General counsel for UK and western Europe
Although Emma Slatter was only appointed GC for UK and Western Europe in May 2010, one banking partner describes her as spearheading a ‘leading in-house team that is at the forefront of innovative transactional support, regulatory-driven initiatives and external counsel management’.
Continue reading “Emma Slatter – Deutsche Bank”
Managing director and EMEA general counsel
Maria Leistner joined Credit Suisse in 2004, when it reorganised its operations into a ‘one bank’ model to ensure collaboration between its private banking, investment banking and asset management divisions.
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EMEA general counsel
Described as ‘a safe pair of hands in a turbulent market’, Karen Linney is fair but expects value from external counsel.
Continue reading “Karen Linney – JPMorgan Chase”
Deputy general counsel and international general counsel
‘In-house counsel are now acting more and more as critical advisers to the businesses that they cover,’ says David Greenwald, who has been deeply involved in helping his bank recover from the credit crunch. ‘They understand the business itself, the law applicable to it, the company’s culture and hot buttons so they can provide comprehensive advice.’
Continue reading “David Greenwald – Goldman Sachs”
EMEA general counsel
Bank of America Merrill Lynch
Sajid Hussein’s experience at Bank of America Merrill Lynch has certainly prepared him for exciting challenges. When he joined Bank of America in 2005, he couldn’t have known that within three years he would be working on one of the biggest deals of his life.
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Chief legal officer and group managing director
Stuart Levey joined HSBC in London in January 2012. His hire was a key part of HSBC’s efforts to restructure, reform, and bring on board new leadership to implement HSBC’s new global business strategy and respond most effectively to high-profile investigations in the US.
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Group general counsel
Few general counsel attract the levels of respect from fellow in-house lawyers that Mark Harding, group general counsel at Barclays, commands. He was the first chairman of the GC100, which elevated his profile among his in-house counterparts, and he remains active in the organisation. He firmly believes that the in-house community has a duty to work together to reform the relationship between the client and private practice firms.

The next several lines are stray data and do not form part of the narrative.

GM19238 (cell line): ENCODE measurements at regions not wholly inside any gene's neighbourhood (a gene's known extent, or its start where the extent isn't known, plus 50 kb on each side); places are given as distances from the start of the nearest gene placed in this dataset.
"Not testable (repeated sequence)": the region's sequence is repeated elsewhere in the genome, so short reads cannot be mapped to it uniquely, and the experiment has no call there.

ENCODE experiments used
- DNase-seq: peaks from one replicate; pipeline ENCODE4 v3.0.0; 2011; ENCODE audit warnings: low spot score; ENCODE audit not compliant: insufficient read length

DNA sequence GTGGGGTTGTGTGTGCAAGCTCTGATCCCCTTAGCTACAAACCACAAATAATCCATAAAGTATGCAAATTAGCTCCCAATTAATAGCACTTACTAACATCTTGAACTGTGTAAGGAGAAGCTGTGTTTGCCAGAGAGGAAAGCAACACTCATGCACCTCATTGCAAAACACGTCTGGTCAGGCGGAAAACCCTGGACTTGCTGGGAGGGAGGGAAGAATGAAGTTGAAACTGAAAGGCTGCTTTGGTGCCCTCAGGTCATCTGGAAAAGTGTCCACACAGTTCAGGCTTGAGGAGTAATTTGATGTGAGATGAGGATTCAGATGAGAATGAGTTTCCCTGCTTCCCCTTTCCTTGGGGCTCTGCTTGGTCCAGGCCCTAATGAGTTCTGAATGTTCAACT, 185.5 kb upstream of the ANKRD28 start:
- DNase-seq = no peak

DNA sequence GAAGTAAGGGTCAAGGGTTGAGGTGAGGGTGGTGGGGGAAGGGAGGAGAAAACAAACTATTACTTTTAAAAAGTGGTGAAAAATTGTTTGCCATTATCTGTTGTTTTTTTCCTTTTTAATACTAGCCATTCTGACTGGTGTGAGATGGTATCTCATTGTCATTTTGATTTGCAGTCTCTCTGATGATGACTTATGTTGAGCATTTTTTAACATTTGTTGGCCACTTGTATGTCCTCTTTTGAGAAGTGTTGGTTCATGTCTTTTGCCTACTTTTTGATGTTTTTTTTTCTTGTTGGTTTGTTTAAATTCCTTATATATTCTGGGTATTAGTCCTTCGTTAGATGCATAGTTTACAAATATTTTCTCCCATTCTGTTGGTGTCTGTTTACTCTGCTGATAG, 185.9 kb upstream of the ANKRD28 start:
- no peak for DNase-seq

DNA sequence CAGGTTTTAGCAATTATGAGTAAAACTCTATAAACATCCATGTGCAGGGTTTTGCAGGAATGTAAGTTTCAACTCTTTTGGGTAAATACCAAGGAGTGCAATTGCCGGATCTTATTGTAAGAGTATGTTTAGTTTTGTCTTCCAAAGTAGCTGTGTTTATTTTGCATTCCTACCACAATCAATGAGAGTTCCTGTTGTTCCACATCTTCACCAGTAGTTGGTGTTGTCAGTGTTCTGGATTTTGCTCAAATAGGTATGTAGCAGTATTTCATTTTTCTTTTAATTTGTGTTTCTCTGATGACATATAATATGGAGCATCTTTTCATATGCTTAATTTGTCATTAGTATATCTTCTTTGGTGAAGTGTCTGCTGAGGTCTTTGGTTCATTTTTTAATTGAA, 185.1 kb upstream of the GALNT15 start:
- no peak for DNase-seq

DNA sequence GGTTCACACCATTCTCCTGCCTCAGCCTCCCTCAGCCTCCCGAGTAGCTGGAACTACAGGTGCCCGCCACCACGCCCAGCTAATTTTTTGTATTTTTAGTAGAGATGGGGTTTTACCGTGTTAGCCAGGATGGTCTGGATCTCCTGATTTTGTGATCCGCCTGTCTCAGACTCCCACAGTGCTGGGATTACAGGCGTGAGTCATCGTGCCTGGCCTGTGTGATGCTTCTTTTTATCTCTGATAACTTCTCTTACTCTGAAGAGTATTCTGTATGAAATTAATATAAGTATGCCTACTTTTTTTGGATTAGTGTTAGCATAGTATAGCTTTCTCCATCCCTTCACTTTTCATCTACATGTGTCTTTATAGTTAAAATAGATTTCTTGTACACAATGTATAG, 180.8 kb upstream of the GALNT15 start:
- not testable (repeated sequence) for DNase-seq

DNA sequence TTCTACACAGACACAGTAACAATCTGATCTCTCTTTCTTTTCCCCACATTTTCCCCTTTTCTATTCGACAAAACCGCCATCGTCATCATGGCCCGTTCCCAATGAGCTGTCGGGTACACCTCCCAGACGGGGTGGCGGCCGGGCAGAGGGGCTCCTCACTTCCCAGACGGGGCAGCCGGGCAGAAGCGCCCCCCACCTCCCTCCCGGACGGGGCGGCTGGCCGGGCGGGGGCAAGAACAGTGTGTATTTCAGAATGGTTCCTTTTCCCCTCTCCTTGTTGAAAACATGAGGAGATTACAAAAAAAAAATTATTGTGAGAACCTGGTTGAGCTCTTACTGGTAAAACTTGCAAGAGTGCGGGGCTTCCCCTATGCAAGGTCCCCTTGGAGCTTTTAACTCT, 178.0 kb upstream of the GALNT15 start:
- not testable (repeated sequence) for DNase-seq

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In finding value for money, in-house lawyers rate quality of service very highly. Here we assess their attitudes to overlawyering, offshoring and global networks.
The devil is in the delivery. While the cost of external legal advice is a priority for general counsel (GC), how that service is delivered to clients is no less critical. Fundamental issues such as using the appropriate level of resources; offshoring parts of the job to cheaper jurisdictions; offering proactive advice; and managing projects effectively across borders all have a knock-on effect on the value of law firm advice. With this in mind, we asked our survey participants to give us their thoughts on how strong law firms are at service delivery.
Continue reading “In-house survey – Money for nothing”
Despite constant talk that hourly billing is dead, our survey shows otherwise. In-house lawyers’ responses on fees contain a few surprises
One of the standout findings of our survey is that hourly billing is still alive and kicking. The hourly rate is often used as a billing method by 59% of respondents, with just 4% never using it.
However, it isn’t the most popular method of billing among clients: in these austere times, it is unsurprising that fixed rates per project dominate. Over two-thirds (70%) of respondents said they often use1§§ this method of paying their legal fees, with just 5% saying they never use it. Other methods such as capped fees, annual fixed fees, and discounted rates are used, but the fixed project fee and the hourly rate still lead the way.
Continue reading “In-house survey: Redressing the balance”
Demand for external law firms is increasing but choosing the right law firm is more difficult than ever. Time to examine the factors determining law firm selection
Despite the pressure on in-house teams to reduce their legal spend and keep as much work in-house as possible, demand for external legal services has still managed to grow. The in-house specialists who took part in this survey spend an average of 49% of their legal budgets on external legal advice, while 44% said demand for external legal services had increased in the last year, while 40% said demand was unchanged. This is despite the fact an overwhelming 67% of respondents say their companies now have a policy of retaining more matters in-house to reduce legal spend. While the contradiction is confusing, the upshot is clear: in-house teams need their law firms now more than ever.
Continue reading “In-house survey: Horses for courses”